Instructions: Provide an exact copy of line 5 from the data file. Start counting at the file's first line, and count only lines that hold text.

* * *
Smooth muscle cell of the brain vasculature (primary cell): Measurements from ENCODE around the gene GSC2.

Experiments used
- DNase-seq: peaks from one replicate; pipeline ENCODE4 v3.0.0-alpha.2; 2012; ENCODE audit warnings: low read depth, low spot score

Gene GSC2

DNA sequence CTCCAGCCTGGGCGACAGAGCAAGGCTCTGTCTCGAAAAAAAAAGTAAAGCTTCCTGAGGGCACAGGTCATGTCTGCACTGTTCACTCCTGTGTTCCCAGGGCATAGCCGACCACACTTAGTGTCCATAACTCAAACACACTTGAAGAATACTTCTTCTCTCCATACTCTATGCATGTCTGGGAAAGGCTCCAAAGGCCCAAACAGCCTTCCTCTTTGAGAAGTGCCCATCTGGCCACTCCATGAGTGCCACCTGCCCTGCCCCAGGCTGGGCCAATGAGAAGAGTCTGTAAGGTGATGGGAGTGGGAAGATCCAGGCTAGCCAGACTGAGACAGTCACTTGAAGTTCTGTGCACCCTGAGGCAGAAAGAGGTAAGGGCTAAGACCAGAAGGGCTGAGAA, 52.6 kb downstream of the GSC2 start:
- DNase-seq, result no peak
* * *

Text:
DNA sequence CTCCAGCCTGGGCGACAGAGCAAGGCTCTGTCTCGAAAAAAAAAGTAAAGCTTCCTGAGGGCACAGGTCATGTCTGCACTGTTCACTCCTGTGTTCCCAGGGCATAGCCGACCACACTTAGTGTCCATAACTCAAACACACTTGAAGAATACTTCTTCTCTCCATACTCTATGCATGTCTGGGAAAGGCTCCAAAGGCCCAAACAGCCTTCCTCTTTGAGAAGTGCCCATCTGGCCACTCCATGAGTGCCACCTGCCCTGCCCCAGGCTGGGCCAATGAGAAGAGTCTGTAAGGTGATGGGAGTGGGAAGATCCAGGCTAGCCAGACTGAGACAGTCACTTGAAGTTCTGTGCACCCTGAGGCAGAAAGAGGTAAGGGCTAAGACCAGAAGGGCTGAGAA, 52.6 kb downstream of the GSC2 start: